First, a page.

It can be more difficult than people realize to present their case in a compelling way without legal advice. This is especially true if a law or statute applies in your case, such as an employment claim involving race, age, or national origin discrimination. A lawyer can help you create an argument that is supported by fact and law.
3. Arbitration Often Favors Large Companies and Employers
In many cases, arbitration is triggered as part of a contract. Large companies such as banks and credit card companies are infamous for including mandatory arbitration clauses in their contracts with customers so that customers are forced to use arbitration instead of litigation if they are wronged.
Unfortunately, arbitration often works in favor of the more powerful party such as a large company or employer. This is another reason people find it helpful to have an attorney — they can help level the playing field.
4. The Other Party Might Be More Familiar With Arbitration
In fact, the other party might be so used to arbitration that they know the specific arbitrators. A large corporation, for example, might have lawyers dedicated to arbitration and keep a list of arbitrators who tend to support businesses more than individuals. If you are up against a corporate lawyer who knows the process like the back of their hand, you may want a similar lawyer on your side.
5. The Decision Will Significantly Affect You
One thing to consider when deciding to hire an attorney to represent you during arbitration is the effect the outcome will have on your life. If you are not very concerned about a potentially negative outcome, then you might not need an attorney. But if the outcome will have an important effect on your life, such as whether you get to keep your job or whether you might lose a significant amount of money — the American Arbitration Association recommends that you should at least consult with an attorney beforehand.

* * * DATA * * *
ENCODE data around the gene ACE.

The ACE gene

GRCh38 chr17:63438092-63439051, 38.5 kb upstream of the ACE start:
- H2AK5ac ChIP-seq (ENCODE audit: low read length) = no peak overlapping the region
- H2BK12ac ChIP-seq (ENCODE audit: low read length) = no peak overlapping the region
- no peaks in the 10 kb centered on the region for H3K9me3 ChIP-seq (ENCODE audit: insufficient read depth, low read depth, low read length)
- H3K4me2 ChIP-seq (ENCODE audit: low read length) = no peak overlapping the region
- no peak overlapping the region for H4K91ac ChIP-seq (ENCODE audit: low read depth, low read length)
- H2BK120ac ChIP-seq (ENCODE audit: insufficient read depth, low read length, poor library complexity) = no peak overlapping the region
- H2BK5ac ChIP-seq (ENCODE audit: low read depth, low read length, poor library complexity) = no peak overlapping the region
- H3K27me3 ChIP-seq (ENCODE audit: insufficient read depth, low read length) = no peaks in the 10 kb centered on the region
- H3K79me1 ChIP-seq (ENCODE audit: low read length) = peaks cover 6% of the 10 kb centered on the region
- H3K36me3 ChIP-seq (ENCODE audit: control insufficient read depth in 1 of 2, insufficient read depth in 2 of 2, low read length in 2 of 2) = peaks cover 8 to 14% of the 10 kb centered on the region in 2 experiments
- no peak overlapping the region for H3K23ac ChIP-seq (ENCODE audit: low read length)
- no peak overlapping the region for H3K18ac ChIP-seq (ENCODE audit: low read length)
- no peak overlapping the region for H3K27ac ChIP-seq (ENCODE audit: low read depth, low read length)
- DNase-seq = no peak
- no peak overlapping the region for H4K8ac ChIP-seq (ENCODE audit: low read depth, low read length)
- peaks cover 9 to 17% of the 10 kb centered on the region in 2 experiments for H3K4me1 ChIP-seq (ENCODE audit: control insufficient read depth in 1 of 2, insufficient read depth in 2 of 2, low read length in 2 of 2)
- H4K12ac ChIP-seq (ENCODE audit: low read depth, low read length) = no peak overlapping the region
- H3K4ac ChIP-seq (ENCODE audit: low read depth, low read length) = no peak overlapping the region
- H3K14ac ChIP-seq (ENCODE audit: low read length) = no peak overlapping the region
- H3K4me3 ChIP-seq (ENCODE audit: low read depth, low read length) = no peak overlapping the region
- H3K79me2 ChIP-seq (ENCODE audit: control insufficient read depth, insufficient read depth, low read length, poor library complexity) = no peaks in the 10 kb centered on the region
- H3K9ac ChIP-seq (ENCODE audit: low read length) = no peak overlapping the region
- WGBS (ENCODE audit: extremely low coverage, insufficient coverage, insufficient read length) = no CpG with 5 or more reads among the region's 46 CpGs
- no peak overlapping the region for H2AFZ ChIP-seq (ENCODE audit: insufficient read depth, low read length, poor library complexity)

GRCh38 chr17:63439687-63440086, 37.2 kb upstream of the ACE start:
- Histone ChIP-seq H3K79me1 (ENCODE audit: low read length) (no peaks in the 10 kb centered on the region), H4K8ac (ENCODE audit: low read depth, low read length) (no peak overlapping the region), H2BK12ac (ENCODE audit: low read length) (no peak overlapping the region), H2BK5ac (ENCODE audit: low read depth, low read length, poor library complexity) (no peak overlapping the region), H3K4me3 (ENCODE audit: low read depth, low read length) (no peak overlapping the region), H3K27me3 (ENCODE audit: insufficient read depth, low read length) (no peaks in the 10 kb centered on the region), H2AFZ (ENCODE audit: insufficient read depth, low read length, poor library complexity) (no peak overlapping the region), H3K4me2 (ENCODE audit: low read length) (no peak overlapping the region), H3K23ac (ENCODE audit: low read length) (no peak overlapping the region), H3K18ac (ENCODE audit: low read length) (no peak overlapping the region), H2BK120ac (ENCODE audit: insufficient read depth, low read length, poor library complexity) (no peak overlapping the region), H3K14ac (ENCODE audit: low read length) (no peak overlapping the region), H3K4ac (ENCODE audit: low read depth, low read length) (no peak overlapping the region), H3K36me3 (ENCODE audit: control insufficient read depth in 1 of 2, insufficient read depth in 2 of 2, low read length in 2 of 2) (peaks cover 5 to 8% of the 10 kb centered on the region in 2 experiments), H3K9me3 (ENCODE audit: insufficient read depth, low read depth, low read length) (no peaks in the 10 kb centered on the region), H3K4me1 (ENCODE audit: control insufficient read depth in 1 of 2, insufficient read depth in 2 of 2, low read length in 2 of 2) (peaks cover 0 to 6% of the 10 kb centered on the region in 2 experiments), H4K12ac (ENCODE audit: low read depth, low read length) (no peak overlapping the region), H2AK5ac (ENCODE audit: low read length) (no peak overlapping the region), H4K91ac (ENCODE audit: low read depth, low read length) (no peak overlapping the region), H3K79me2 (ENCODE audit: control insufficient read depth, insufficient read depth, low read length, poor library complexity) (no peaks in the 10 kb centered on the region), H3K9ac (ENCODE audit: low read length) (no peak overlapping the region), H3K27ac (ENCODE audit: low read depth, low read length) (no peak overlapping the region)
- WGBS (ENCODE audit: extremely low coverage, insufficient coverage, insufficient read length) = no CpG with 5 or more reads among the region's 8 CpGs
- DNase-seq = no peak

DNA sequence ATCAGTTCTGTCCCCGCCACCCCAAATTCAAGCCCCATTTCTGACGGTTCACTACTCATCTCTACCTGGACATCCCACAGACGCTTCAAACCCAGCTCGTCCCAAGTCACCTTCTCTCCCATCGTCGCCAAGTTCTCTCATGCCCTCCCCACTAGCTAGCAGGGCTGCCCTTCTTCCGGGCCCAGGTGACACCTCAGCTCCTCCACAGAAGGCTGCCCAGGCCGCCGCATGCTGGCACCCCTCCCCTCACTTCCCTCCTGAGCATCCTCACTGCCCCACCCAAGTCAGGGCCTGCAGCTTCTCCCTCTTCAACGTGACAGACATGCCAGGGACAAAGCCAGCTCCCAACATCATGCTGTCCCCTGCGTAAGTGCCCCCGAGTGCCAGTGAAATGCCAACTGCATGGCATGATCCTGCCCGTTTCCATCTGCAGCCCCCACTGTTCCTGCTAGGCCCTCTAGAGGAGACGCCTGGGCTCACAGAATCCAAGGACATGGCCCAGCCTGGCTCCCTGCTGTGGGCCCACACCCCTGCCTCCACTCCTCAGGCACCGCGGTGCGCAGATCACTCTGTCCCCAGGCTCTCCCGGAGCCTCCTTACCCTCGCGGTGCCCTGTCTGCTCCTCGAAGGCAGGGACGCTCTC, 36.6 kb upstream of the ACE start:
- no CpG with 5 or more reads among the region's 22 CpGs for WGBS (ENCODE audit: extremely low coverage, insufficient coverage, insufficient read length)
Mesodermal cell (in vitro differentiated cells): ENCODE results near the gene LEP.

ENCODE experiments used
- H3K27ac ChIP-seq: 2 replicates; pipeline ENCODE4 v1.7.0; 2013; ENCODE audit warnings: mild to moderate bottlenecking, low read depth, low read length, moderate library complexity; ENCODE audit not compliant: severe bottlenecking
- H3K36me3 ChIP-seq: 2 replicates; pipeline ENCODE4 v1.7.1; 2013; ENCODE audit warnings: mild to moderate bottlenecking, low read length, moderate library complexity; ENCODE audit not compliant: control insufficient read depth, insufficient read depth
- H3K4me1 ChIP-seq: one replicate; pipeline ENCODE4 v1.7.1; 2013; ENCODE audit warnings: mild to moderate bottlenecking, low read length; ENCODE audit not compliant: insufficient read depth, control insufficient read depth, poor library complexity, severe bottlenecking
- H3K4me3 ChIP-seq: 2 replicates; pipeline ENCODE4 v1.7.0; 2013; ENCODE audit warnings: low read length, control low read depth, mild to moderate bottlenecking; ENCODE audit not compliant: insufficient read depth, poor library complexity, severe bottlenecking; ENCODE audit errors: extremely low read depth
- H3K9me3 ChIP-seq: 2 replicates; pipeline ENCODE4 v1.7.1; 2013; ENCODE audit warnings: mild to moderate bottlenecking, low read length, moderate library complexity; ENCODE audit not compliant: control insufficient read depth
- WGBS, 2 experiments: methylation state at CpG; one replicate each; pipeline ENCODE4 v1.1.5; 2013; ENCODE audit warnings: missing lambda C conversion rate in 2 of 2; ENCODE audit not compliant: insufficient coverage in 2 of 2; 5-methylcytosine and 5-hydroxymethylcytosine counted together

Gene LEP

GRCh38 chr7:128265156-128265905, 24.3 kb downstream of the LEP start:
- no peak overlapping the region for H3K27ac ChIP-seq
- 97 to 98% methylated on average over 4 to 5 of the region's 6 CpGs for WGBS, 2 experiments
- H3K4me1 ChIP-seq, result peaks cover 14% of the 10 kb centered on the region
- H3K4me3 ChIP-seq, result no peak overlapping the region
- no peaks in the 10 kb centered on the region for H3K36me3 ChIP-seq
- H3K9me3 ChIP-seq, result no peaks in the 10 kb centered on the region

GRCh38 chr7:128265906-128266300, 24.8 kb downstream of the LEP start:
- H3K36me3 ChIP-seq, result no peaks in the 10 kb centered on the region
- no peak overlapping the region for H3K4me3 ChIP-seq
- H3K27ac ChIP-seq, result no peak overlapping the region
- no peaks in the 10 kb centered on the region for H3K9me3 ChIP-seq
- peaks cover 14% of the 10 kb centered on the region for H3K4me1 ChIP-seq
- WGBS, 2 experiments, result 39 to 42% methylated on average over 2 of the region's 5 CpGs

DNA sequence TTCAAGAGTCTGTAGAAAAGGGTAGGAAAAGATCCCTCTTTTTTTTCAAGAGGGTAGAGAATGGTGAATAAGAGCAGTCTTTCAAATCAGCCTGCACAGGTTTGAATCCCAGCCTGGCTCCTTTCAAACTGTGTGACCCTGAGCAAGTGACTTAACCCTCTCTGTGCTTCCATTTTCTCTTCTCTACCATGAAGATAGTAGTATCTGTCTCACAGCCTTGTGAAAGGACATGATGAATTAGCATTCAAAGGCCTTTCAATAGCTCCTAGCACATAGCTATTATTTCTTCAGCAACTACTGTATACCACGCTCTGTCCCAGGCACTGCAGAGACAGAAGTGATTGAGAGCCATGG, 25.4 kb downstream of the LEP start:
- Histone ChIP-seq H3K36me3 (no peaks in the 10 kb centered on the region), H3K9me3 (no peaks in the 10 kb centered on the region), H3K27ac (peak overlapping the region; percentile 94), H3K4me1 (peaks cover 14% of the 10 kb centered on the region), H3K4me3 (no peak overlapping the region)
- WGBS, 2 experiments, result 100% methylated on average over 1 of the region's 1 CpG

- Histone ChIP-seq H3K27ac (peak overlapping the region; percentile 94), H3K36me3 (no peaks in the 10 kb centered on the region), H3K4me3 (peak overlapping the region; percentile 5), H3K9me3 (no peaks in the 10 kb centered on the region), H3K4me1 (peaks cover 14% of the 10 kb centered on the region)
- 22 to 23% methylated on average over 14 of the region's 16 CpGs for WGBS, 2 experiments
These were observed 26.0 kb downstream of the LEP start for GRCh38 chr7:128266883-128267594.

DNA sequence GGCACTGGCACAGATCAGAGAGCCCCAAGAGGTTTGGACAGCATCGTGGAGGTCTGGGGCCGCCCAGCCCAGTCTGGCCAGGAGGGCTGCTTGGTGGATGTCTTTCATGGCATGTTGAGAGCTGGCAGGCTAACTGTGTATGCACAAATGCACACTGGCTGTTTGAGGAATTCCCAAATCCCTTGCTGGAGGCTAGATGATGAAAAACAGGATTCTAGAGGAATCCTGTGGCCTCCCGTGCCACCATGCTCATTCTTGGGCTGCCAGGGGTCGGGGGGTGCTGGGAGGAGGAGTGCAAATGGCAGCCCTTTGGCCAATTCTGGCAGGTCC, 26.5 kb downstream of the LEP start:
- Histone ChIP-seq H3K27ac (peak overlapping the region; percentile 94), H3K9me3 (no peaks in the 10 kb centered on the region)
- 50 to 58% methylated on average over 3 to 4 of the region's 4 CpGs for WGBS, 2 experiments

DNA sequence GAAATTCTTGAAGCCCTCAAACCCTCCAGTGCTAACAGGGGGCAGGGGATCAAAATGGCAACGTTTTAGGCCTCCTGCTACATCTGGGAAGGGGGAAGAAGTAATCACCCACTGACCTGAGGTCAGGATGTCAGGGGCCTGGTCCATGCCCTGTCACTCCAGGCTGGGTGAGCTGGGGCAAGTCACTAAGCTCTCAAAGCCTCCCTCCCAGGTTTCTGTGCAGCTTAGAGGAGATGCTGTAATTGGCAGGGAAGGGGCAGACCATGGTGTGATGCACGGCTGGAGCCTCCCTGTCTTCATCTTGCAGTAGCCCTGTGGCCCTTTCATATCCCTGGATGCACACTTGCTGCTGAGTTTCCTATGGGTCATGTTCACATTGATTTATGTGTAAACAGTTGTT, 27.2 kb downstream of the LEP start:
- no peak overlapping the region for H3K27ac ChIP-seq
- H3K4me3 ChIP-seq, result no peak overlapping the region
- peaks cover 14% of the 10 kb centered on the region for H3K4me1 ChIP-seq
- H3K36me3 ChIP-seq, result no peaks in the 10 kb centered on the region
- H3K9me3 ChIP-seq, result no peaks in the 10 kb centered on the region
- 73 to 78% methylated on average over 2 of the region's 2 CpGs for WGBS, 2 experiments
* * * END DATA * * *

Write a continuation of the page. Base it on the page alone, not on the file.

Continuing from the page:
How to Find an Arbitrator
Who your arbitrator is depends on whether arbitration is happening because of a clause that requires it or because you and the other party have chosen arbitration as an alternative dispute resolution process.
Usually, arbitration clauses specify who the arbitrator will be in your case or the process for choosing an arbitrator. If you are deciding to use the arbitration process on your own, there are resources you can look at to find a qualified arbitrator including the American Arbitration Association's National Roster of Arbitrators and Mediators. You should always seek an arbitrator with experience handling disputes within the subject matter of your case.
Your lawyer can also help you find an arbitrator who is fair and does a good job. That is another reason it is a good idea to get a lawyer's input.
Typically, arbitrators have experience as lawyers or judges, and some states require arbitrators to hold a law license or be members of the state bar association. But not every state requires arbitrators to be licensed, registered, or certified.